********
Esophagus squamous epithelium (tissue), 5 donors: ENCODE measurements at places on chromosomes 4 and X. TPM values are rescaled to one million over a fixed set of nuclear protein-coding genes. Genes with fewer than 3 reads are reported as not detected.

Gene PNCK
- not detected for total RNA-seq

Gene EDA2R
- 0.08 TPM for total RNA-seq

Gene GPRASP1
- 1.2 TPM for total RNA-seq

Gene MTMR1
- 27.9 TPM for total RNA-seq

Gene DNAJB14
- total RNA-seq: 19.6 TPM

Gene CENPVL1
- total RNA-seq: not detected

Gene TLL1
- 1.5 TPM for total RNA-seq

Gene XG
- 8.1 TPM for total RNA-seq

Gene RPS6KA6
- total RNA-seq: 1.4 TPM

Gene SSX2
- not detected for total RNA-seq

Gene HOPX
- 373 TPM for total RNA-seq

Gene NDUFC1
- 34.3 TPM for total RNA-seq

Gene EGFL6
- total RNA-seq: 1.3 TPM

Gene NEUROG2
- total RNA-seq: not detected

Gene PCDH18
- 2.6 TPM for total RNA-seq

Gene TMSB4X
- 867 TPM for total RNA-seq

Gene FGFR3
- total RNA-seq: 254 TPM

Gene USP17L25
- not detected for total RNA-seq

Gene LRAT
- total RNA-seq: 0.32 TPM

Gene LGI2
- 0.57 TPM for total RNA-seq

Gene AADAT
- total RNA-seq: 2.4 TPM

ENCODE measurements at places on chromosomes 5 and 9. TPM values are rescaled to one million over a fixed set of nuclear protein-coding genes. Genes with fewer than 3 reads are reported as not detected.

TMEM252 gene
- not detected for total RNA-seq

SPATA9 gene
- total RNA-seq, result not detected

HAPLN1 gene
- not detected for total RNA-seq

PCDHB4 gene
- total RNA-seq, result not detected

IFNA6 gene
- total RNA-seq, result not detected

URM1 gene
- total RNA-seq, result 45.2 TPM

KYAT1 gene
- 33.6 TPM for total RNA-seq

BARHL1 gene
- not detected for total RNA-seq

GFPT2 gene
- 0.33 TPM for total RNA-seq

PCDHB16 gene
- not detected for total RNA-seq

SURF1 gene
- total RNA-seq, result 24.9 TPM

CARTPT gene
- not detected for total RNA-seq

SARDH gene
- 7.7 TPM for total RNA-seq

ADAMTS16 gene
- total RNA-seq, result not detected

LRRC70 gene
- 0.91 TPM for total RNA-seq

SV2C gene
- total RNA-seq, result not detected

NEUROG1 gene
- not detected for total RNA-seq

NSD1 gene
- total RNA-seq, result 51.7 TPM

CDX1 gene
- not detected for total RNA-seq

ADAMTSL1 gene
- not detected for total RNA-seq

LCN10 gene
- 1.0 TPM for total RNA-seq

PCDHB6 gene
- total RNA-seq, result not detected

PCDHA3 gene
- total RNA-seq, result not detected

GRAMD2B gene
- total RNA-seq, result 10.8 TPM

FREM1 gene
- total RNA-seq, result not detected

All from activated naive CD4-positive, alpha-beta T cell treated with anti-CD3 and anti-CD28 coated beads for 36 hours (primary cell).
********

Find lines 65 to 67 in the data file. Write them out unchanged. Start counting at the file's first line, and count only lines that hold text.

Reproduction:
SURF1 gene
- total RNA-seq, result 24.9 TPM

CARTPT gene